Mind the Gap (2005)
A handful of New Yorkers with little in common cross one another's paths as they try to sort out their romantic and emotional troubles in this comedy drama from writer and director Eric Schaeffer. Sam Blue (Eric Schaeffer) is a single father who is raising a ten-year-old son, Rocky (Christopher Kovaleski), on his own. Rocky was conceived using an egg Sam purchased on the Internet; after being left at the altar by his fiancée, Sam isn't sure he can stand the pain of another romance, though Rocky wishes he could have a mom. Herb Schweitzer (Alan King) is an elderly man with a sour personality who has pledged to honor the memory of a deceased friend by walking from his apartment to a beach in Manhattan. However, the trip will cover many miles, and these days Herb can barely shuffle to the end of the block. Jody Buller (Jill Sobule) is an eccentric street musician who was given a pacemaker for her weak heart as a child. Jody is convinced this means a broken heart would be fatal, despite her doctor's efforts to convince her otherwise. Malissa Zubach (Elizabeth Reaser) is a young woman who dreams of traveling to other lands, but is stuck in a trailer home caring for her dying mother. Hoping to get a sense of the outside world, Malissa persuades pen pals across the globe to record audio tapes in public places so she can hear the places she wants to see. And John McCabe (Charles Parnell) is a man still struggling to come to terms with the collapse of his marriage, brought on by his own infidelity. Mind the Gap received its world premiere at the 2003 South by Southwest Film Festival, where it received the Special Jury Award for Narrative Feature. … More
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Critic Reviews for Mind the Gap
The coincidences are almost all supremely transparent and the characters gratingly quirky, two faults that committed acting almost redeems. But not quite.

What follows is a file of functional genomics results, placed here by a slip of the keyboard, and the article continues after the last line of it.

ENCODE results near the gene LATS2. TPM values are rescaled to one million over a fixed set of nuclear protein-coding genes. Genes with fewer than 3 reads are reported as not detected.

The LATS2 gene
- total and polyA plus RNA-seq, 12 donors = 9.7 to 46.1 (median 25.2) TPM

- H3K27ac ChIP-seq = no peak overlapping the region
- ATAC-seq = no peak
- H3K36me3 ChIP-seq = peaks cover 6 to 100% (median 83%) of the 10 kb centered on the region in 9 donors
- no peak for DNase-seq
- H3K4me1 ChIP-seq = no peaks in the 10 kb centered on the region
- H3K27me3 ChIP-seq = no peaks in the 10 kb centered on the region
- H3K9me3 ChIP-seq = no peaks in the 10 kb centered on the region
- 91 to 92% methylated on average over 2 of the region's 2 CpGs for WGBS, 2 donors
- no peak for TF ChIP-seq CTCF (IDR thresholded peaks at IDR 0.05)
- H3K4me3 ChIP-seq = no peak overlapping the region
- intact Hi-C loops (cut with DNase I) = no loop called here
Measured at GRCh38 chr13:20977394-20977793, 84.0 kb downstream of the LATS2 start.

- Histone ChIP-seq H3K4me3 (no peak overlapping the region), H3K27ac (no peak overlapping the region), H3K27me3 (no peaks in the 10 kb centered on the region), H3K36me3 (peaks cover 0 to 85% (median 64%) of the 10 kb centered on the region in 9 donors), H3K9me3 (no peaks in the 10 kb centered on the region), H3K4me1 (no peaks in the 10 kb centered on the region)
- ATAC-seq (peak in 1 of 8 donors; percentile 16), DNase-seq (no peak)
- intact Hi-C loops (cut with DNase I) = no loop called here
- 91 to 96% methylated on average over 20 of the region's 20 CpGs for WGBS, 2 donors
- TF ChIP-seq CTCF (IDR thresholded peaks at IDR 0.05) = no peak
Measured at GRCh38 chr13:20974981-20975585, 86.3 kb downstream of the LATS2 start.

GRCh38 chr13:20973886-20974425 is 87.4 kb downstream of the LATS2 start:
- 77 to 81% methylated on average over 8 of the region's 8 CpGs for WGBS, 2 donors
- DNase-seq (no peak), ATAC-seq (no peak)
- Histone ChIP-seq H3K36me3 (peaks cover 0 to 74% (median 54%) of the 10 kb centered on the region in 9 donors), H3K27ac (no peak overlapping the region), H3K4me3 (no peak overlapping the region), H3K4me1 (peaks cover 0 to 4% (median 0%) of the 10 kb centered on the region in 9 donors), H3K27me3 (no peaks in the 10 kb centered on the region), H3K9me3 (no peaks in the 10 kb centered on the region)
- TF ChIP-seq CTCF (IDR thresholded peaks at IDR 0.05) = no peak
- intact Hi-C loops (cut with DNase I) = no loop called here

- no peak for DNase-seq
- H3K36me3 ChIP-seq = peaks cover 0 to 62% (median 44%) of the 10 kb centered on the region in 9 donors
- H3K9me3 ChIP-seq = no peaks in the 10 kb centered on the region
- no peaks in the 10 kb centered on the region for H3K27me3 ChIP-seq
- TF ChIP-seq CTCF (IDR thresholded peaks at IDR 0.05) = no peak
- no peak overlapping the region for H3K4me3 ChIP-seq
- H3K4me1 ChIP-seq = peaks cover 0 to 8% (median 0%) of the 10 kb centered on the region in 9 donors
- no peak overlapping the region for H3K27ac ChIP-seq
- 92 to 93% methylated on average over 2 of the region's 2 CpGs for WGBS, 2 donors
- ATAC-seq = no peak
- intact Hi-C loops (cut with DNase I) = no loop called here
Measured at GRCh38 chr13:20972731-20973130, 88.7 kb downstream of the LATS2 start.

The performances are solid, even when the roles are aggressively whimsical.
There are a couple of affecting moments here and there, but they are lost amid more than two snail-paced hours of often maudlin tedium.
You can see what's coming five minutes into the movie, but capable acting lends it a certain superficial charm.
Warm-hearted but clear-eyed indie effort richly repays audience patience during deliberately paced and provocatively allusive early scenes with a cumulative emotional impact that is immensely satisfying.
An overly ambitious, overly complex and overly long opus that bites off more than it can chew.
It's moving, poignant, funny, and charming. Best of all, the characters get the closure they need and when they find renewed hope, it lifts your spirits.
Because the performances are so true, we believe in these people, even when they're doing unbearably wacky things.
Despite its flaws, Mind the Gap comes together as a beautiful portrait of seemingly unrelated ties that lead to important shifts in the lives of total strangers.
Schaeffer's voice represents the Average Joe in a bar who thinks he has all the answers about the human condition but has nothing interesting to say. Yet, he keeps talking.
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